a. Clarity on what happens in the event of the death of a candidate while election is ongoing, as provided in Section 34 of the Act.

b. Consideration and promotion of the inclusion of voters with physical disabilities, special needs and vulnerable persons as provided in Section 54 of the Act.

c. Redefinition of over-voting as provided in Section 51 of the Act.

d. By virtue of Section 65 of the Electoral Act, the Commission  can review results declared by a returning officer within 7 days, where such declaration was made under duress or contrary to the provision of the law.

e. Introduction and legitimisation of the use of electronic accreditation of voters, usage of smart card readers and other technology to ease the conduct of the election.

f. Only an aspirant who participated in the primary election of a political party, is allowed to approach the court for review under Section 29(5) of the Act.

Electoral reforms are credible and essential tools, towards attaining democratic stability. This is because they help to improve the electoral process, and reduce the possibility of fraud and other manipulations that are problems to democratic stability. Following this, the Electoral Act 2022 has been reviewed to possess the values to chart the path to democratic stability in Nigeria; although, not without first addressing some critical challenges including elite behaviour and lack of political will and attitudes towards improving the electoral process, security challenges, logistics challenges and others.

The issue of piracy is every Publisher’s nightmare. What has been your experience in this regard? How do you protect your law reports and books, from book pirates and plagiarists?

We in Law Reporting, hardly experience piracy or plagiarism, because before a volume is pirated, another volume is out. So, you don’t even know which one to pirate.

The world has since gone digital, and your law reports already have digital versions. How can Lawyers access your digital platform? Unfortunately, a good number of Nigerian senior Lawyers and Judges still prefer hard copies. How can they be persuaded to navigate towards the digital? 

Digitalisation is the new watchword to enhance one’s legal practice, and to enable a Lawyer to work efficiently and deliver optimum results.

We, at Funmi Quadri (SAN) & Co., have a robust IT tech team who deliver cutting edge IT tools for both Lawyers, Judges and judicial institutions, in assisting them in their daily practice and in managing their affairs better with the use of technology.

We have the Electronic Law Companion, which is one of Nigeria’s foremost research platforms. It is a digital library which will assist Lawyers in their daily practice to conduct their research in the snap of a finger. Our Law Companion is an electronic library of Nigerian case law and legislation, that empowers legal practitioners and academics with quick and easy access at the click of a button. Lawyers can access our digital library through multiple user-friendly channels: by visiting our website at lawcompanion.net, or through our mobile application available on both iOS and Android. This allows Lawyers to access law reports anytime, anywhere, with advanced search features. Subscribers to our service also have access to regular updates, and an extensive archive of resources.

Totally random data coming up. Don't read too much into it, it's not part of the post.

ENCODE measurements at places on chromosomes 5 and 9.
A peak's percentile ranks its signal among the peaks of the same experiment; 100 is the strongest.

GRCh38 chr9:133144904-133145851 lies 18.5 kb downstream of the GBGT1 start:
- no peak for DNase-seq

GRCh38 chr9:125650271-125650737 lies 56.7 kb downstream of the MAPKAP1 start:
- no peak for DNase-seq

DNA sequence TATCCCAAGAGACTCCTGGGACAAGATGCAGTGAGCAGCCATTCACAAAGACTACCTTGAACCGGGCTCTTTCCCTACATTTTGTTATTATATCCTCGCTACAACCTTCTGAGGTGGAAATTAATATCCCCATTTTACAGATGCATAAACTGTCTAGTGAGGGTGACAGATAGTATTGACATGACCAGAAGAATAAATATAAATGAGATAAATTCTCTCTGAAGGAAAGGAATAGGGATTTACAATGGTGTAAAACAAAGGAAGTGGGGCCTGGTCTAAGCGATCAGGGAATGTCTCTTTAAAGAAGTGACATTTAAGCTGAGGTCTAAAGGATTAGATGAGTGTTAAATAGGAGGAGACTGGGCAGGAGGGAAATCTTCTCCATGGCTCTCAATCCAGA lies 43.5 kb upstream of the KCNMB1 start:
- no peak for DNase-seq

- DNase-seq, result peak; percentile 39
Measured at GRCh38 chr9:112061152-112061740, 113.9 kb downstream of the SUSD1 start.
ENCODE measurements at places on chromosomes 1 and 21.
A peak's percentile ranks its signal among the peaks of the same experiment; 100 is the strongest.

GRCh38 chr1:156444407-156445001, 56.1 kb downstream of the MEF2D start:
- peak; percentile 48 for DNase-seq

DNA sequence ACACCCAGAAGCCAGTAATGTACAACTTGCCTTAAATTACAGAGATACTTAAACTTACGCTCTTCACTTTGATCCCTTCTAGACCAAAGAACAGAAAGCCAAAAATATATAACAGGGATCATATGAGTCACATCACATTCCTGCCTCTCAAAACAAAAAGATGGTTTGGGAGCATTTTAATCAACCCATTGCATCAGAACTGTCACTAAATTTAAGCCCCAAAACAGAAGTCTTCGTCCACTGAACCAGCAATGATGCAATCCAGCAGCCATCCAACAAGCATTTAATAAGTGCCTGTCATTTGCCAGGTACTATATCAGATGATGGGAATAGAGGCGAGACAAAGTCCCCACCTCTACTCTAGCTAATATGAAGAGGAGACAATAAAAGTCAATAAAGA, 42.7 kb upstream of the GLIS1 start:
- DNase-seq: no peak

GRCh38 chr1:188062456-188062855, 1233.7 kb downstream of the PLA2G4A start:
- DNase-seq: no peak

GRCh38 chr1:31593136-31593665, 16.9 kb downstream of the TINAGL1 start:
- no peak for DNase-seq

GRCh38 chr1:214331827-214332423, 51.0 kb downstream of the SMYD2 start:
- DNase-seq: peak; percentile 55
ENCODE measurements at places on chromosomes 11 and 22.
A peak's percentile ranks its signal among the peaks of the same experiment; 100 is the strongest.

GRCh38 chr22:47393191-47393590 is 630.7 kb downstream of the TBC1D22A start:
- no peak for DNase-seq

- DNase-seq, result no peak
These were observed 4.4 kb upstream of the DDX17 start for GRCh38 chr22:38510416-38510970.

We have made it available on various platforms, such as on mobile phone app stores for all kinds of mobile devices, ipad, desktop and laptop versions. It is very accessible, and it as easy as searching for law companion on your mobile store.

Quit a good number of senior Lawyers and Judges have embraced technology as they have benefited in a great measure, with respect to using it to make their lives easier. However, for many of them, the hard copies are just as useful and important as the digital versions, so, they still ensure they purchase the hard copies alongside the digital copies, as they complement each other.

To persuade senior Lawyers and Judges to embrace digital platforms, we focus on highlighting the convenience, efficiency, and added value of digital law reports. Digital platforms like ours are easily accessed anytime and anywhere, improving efficiency through advanced search functions that save valuable time, and providing real-time updates to ensure access to the latest legal developments.

Senior Lawyers need to understand that it’s a digital world now, and you can’t function properly without ICT. It’s therefore essential to adapt, in order not to be left behind. One way to learn, is by leveraging on junior counsels in their chambers, or even their children at home. Additionally, I’ve found that phobia is one reason why some senior Lawyers may be hesitant; to overcome that, all you need is to try using these tools yourself. You learn faster, when you make mistakes. Within a short time, you would have perfected the skill.

By emphasising these points, we can encourage a smooth transition towards the digital platform, ensuring senior Lawyers and Judges can fully benefit from the advantages it offers.

What are your views on virtual hearings? They still do not seem to be popular in Nigeria

Virtual hearings are a pivotal innovation in the legal industry, offering numerous benefits such as increased accessibility, reduced costs, and greater efficiency in the administration of justice. They allow participants to attend proceedings without the need for physical presence, which can be particularly advantageous in a country like Nigeria, where logistical challenges and traffic congestion can cause significant delays.